California State Standards

The Diary of Anne Frank in the Historical Context of the Holocaust

Grade Eight

English-Language Arts Content Standards (partial list)


Reading

1.0 Word Analysis, Fluency, and Systematic Vocabulary Development

Students use their knowledge of word origins and word relationships, as well as historical and literary context clues, to determine the meaning of specialized vocabulary and to understand the precise meaning of grade-level-appropriate words.

Vocabulary and Concept Development

1.1 Analyze idioms, analogies, metaphors, and similes to infer the literal and figurative meanings of phrases.

1.2 Understand the most important points in the history of English language and use common word origins to determine the historical influences on English word meanings.

1.3 Use word meanings within the appropriate context and show ability to verify those meanings by definition, restatement, example, comparison, or contrast.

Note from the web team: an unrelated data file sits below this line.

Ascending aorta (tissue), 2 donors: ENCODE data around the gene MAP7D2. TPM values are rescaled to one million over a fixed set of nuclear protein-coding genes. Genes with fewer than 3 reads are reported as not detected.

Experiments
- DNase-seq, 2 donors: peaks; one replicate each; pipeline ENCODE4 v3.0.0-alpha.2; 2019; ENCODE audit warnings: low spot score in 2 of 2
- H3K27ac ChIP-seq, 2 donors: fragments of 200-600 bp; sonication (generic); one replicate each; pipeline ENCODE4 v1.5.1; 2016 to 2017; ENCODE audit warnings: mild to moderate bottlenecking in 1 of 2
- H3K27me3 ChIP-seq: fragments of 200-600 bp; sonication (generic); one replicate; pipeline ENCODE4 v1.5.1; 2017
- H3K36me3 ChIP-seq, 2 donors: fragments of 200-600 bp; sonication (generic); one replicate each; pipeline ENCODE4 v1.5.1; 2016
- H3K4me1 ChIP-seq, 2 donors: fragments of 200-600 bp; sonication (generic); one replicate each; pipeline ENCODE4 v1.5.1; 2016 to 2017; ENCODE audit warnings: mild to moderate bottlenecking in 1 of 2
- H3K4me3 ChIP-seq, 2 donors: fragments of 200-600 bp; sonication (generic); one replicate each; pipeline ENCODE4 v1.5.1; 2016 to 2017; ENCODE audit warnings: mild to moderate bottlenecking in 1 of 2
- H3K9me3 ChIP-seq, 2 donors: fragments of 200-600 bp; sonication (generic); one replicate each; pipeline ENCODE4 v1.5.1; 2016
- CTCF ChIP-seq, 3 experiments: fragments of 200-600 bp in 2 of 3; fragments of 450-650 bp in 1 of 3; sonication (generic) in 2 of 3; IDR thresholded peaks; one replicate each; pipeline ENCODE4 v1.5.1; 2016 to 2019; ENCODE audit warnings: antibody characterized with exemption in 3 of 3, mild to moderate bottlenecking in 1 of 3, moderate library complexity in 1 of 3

2.0 Reading Comprehension (Focus on Informational Materials)

Students read and understand grade-level-appropriate material. They describe and connect the essential ideas, arguments, and perspectives of the text by using their knowledge of text structure, organization, and purpose. The selections in Recommended Readings in Literature, Kindergarten Through Grade Eight illustrate the quality and complexity of the materials to be read by students. In addition, students read one million words annually on their own, including a good representation of narrative and expository text (e.g., classic and contemporary literature, magazines, newspapers, online information).

Structural Features of Informational Materials

2.1 Compare and contrast the features and elements of consumer materials to gain meaning from documents (e.g., warranties, contracts, product information, instruction manuals).

2.2 Analyze text that uses proposition and support patterns.